Mortgage loans are likely to make up for a very small portion of the loan losses under the Supervisory Severely Adverse Scenario of the Bank Stress Tests under the Dodd-Frank Act.
Three of the nation’s largest banks—Bank of America, JPMorgan Chase, and Wells Fargo—that released their stress test results on Friday showed that if things did indeed go south, credit card debts would rack up some of the biggest losses for them.
Bank of America’s results revealed that of a total of $39.2 billion in losses from loans first lien mortgages as well as junior liens and domestic home equity lines of credit (HELOCs) would make up just $3.5 billion each. Credit card debts would make up for the largest chunk of losses at $11.7 billion, followed closely by commercial and industrial loans that would consist of losses worth $11.2 billion.
The scenario at Wells Fargo was quite similar with first lien mortgages as well as domestic junior liens and HELOCs contributing only $3.1 billion and $2.1 billion to the total projected loan losses of $33.5 billion. At Wells Fargo, the domestic commercial real estate loans made up the largest chunk of losses at $8 billion, followed by credit card losses at $6.3 billion.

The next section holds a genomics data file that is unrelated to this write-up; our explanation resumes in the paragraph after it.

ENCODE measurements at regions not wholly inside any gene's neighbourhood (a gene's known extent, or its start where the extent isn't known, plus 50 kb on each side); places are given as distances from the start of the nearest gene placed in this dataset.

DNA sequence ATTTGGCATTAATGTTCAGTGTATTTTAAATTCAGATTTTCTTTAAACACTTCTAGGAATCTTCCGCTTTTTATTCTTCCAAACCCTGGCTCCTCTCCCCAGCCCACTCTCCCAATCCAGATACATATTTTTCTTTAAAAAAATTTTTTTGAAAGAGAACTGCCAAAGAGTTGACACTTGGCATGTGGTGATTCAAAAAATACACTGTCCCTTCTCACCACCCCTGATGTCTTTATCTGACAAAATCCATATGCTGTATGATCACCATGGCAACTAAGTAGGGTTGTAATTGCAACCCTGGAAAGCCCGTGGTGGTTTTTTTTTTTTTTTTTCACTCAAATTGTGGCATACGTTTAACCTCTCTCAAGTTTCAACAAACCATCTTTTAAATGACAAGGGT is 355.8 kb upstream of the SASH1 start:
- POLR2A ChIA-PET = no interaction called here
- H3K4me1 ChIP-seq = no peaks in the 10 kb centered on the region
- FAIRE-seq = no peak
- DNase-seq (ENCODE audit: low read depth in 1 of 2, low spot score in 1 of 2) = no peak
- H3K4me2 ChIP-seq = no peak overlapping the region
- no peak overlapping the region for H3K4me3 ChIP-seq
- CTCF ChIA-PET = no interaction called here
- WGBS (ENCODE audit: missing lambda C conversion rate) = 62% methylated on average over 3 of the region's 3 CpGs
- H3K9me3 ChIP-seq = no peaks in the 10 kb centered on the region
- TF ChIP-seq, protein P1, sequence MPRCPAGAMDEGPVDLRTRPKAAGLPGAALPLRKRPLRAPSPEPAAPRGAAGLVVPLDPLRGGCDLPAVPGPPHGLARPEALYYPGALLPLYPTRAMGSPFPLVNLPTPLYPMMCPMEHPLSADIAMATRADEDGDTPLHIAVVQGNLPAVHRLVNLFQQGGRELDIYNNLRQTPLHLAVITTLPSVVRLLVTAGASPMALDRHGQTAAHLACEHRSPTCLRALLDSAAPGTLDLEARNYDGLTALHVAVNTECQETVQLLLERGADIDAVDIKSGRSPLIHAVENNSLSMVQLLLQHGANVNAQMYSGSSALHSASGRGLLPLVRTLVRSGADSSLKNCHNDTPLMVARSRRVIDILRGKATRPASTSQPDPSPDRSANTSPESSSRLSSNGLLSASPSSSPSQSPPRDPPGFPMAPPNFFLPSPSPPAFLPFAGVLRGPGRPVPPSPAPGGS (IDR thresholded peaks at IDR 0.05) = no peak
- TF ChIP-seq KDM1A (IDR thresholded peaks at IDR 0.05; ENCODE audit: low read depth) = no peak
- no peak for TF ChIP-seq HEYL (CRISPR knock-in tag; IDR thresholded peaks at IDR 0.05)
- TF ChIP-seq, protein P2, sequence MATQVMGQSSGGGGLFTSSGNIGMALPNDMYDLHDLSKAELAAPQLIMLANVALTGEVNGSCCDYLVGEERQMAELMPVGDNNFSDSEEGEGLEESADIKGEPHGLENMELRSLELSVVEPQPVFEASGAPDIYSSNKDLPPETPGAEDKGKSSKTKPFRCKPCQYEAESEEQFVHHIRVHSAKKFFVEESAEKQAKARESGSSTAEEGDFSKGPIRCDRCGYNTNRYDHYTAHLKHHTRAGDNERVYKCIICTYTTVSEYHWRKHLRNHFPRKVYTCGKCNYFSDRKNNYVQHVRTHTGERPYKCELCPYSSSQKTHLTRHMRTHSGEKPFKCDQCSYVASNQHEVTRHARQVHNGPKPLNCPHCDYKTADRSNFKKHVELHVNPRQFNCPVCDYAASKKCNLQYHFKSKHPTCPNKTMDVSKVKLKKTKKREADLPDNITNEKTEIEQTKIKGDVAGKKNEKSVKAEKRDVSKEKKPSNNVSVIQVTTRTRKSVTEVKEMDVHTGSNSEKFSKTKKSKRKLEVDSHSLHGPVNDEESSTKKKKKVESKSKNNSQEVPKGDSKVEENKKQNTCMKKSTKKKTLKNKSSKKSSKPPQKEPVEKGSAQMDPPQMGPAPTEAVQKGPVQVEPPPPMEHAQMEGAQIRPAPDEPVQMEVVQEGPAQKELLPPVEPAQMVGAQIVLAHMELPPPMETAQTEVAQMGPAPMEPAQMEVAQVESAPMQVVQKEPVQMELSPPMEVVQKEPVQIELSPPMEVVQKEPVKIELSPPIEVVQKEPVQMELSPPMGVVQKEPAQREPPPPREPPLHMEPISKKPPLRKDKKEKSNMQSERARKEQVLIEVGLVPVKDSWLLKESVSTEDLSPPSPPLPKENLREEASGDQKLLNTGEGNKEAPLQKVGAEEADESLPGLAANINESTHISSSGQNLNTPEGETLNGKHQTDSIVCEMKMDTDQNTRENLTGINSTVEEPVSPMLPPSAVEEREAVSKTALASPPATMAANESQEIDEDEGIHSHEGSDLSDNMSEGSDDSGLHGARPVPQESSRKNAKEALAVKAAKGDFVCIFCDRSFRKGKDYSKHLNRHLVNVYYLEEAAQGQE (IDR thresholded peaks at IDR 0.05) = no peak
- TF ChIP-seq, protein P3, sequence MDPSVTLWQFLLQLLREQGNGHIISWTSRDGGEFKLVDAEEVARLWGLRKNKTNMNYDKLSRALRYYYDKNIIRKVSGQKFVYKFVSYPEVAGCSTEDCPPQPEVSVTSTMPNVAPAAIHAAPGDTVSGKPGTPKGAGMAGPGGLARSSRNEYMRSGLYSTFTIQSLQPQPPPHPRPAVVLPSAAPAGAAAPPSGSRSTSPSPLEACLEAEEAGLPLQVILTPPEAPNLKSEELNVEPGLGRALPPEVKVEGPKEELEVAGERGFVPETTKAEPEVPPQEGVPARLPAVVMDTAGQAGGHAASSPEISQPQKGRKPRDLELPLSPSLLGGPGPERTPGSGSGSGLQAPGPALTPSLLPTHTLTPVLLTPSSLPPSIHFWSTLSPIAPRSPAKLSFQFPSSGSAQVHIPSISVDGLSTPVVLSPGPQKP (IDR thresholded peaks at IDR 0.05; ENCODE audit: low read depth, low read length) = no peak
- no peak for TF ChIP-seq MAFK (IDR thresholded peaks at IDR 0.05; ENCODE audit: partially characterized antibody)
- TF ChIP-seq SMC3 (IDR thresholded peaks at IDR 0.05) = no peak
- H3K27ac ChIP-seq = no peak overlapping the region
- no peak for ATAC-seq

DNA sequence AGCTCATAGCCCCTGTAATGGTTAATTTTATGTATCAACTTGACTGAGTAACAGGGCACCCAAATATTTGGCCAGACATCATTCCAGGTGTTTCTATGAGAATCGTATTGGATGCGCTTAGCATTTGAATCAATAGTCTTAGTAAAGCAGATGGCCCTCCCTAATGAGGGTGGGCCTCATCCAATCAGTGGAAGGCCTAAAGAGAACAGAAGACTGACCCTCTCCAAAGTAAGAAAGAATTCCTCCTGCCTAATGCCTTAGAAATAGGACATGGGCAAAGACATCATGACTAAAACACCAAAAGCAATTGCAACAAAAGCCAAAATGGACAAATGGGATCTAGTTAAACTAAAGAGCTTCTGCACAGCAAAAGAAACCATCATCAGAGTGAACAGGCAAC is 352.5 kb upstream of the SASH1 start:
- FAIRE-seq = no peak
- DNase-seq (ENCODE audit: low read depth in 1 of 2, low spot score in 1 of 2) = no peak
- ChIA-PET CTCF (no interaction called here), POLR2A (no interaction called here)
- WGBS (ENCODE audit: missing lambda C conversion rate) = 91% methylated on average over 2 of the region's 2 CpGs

Of the total loan losses of $42.5 billion projected at JPMorgan Chase under severely adverse scenarios, $2.2 billion and $1.5 billion would be contributed by losses from first lien and HELOCs respectively. Credit card losses made up for the biggest share at $22.3 billion, followed by commercial and industrial loans.
The small amounts of losses in mortgages projected by these banks also signify a shift away from mortgage lending among the big lenders. According to recent data by the Bureau of Consumer Financial Protection, nonbanks (lenders who don’t take deposits) now originate 56 percent of all home loans.
In fact, a recent report on CNN, citing the bureau’s data, said that the “biggest mortgage lender in the country isn’t a bank at all.” Quicken Loans, a nonbank, originated 27 percent more mortgage loans in 2017, than its nearest competitor, Wells Fargo.